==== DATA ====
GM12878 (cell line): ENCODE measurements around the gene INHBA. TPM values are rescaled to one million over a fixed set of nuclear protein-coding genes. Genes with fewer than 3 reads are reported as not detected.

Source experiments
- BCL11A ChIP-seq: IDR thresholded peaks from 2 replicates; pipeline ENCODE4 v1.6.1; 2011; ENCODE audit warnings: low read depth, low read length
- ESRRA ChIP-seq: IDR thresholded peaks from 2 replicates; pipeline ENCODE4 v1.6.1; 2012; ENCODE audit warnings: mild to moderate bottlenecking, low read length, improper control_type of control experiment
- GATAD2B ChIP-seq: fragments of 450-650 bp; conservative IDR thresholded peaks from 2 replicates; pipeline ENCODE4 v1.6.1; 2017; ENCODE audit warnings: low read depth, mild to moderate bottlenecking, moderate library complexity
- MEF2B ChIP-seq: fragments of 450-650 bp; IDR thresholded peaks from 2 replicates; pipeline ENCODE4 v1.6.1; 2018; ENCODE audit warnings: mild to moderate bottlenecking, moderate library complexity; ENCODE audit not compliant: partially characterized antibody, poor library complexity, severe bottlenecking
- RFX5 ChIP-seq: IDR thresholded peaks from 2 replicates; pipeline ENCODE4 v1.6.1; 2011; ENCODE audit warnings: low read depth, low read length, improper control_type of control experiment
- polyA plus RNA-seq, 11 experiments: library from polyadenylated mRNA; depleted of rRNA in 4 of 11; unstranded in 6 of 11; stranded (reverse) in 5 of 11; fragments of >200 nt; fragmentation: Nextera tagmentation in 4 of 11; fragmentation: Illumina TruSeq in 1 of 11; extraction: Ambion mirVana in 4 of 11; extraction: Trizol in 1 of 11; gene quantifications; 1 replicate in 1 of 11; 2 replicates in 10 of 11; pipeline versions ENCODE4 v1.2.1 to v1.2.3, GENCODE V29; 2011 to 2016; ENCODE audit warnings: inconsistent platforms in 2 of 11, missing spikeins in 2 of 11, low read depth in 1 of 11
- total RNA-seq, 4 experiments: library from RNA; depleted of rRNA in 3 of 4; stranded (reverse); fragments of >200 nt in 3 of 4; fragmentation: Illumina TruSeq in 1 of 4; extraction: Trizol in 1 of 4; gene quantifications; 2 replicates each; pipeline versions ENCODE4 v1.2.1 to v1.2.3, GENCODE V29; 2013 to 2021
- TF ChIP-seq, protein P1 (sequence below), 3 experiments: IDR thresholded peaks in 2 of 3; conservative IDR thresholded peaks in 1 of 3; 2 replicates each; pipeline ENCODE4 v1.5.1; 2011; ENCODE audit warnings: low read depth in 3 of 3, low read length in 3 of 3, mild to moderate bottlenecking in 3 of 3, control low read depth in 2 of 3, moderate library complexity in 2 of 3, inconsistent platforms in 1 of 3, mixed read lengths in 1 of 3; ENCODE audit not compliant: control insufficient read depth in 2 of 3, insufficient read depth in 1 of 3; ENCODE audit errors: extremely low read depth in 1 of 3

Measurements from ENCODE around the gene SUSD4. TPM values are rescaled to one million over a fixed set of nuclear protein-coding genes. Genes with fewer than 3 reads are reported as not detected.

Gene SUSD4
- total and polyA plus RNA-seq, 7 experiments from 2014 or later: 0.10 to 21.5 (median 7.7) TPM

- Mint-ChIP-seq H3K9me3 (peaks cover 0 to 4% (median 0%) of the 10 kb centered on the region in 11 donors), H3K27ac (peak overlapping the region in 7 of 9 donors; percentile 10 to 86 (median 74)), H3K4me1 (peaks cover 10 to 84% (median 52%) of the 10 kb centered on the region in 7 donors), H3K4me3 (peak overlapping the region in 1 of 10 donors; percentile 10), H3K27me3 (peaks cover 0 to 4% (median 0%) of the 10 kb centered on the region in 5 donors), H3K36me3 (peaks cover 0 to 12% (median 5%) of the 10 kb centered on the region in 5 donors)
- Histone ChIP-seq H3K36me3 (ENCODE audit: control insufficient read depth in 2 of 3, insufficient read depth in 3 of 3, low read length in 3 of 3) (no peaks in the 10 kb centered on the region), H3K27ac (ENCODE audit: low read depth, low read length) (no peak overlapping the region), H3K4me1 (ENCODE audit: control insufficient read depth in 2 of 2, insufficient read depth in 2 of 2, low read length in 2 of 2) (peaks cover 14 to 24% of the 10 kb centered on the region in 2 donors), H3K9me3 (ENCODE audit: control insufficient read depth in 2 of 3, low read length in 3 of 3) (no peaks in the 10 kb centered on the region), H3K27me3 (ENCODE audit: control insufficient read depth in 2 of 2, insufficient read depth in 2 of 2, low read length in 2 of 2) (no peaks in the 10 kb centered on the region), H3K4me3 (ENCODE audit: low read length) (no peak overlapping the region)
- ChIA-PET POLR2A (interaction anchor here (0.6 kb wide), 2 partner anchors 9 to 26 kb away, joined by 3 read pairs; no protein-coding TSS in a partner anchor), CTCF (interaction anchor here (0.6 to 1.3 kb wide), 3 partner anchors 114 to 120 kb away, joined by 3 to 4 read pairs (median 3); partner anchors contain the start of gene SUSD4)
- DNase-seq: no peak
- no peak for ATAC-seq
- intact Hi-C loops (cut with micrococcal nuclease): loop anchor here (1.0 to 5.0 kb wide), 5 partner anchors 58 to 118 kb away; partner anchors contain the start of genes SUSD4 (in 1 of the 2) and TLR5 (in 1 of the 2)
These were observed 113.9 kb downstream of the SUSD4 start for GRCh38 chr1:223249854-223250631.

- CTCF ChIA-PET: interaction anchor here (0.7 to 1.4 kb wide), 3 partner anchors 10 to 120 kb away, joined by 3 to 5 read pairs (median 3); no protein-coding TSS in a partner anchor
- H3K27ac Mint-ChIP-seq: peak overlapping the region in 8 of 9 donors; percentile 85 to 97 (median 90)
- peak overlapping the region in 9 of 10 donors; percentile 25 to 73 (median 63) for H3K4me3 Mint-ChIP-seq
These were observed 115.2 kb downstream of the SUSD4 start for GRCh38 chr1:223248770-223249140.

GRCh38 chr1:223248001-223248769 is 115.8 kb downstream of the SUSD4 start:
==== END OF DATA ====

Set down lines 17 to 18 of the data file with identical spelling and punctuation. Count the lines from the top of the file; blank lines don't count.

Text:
- DNase-seq: no peak
- no peak for ATAC-seq